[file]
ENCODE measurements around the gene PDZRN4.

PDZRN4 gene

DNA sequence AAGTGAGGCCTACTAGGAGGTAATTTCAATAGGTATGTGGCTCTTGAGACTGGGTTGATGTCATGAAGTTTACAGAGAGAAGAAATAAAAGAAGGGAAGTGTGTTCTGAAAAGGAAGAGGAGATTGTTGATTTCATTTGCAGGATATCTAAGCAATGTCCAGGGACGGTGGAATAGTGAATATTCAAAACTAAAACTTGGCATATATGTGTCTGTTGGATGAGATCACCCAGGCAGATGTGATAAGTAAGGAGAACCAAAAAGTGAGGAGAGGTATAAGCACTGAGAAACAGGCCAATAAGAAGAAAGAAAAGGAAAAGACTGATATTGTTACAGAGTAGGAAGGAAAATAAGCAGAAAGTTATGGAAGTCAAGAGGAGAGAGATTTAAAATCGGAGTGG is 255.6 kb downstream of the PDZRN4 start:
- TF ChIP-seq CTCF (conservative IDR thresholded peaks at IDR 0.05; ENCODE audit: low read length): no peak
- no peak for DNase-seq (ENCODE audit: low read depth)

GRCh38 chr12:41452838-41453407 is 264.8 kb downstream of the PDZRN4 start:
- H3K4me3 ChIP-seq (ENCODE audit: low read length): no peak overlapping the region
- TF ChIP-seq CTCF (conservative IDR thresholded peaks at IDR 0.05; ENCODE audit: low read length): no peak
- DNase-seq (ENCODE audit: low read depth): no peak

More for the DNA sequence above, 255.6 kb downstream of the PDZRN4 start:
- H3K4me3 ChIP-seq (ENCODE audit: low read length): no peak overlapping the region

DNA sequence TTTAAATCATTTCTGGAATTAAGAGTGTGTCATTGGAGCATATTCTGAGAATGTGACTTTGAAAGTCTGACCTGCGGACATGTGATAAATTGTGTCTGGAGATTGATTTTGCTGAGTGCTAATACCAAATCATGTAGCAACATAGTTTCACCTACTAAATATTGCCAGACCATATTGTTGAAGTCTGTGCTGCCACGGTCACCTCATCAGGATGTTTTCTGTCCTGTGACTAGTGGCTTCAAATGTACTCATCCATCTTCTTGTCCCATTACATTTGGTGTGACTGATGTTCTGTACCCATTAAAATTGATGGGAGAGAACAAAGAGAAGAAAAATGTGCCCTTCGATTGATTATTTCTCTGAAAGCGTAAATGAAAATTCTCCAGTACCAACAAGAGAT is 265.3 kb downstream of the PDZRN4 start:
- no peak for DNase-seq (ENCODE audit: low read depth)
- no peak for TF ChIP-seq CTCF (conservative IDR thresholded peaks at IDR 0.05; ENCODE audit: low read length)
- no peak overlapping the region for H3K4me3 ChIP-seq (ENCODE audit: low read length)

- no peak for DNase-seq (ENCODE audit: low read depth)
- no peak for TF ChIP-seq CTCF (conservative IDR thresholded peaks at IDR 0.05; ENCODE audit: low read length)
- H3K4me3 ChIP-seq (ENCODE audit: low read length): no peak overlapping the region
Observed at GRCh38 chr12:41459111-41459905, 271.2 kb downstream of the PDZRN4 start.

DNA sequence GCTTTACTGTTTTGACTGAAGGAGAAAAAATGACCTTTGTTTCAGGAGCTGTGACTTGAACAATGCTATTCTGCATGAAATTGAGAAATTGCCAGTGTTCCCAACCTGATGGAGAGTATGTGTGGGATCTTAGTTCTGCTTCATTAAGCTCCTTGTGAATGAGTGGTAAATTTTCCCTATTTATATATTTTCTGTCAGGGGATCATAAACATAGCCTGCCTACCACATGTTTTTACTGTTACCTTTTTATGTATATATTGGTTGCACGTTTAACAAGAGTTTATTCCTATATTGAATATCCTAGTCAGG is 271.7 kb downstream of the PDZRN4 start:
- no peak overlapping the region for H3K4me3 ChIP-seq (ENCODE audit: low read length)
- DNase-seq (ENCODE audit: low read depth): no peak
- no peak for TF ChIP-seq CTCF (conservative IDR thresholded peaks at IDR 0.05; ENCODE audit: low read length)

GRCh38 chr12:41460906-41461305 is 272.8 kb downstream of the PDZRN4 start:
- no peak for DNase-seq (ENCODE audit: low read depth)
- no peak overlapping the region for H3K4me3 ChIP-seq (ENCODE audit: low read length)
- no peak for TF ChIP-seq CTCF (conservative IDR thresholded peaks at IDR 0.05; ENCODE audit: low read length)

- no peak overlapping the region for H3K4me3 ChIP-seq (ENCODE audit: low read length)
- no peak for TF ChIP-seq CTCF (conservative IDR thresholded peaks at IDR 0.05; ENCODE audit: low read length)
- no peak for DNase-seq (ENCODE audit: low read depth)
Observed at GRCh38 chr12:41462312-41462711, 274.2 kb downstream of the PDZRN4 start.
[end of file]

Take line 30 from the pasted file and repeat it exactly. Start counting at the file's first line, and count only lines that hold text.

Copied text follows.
- no peak for DNase-seq (ENCODE audit: low read depth)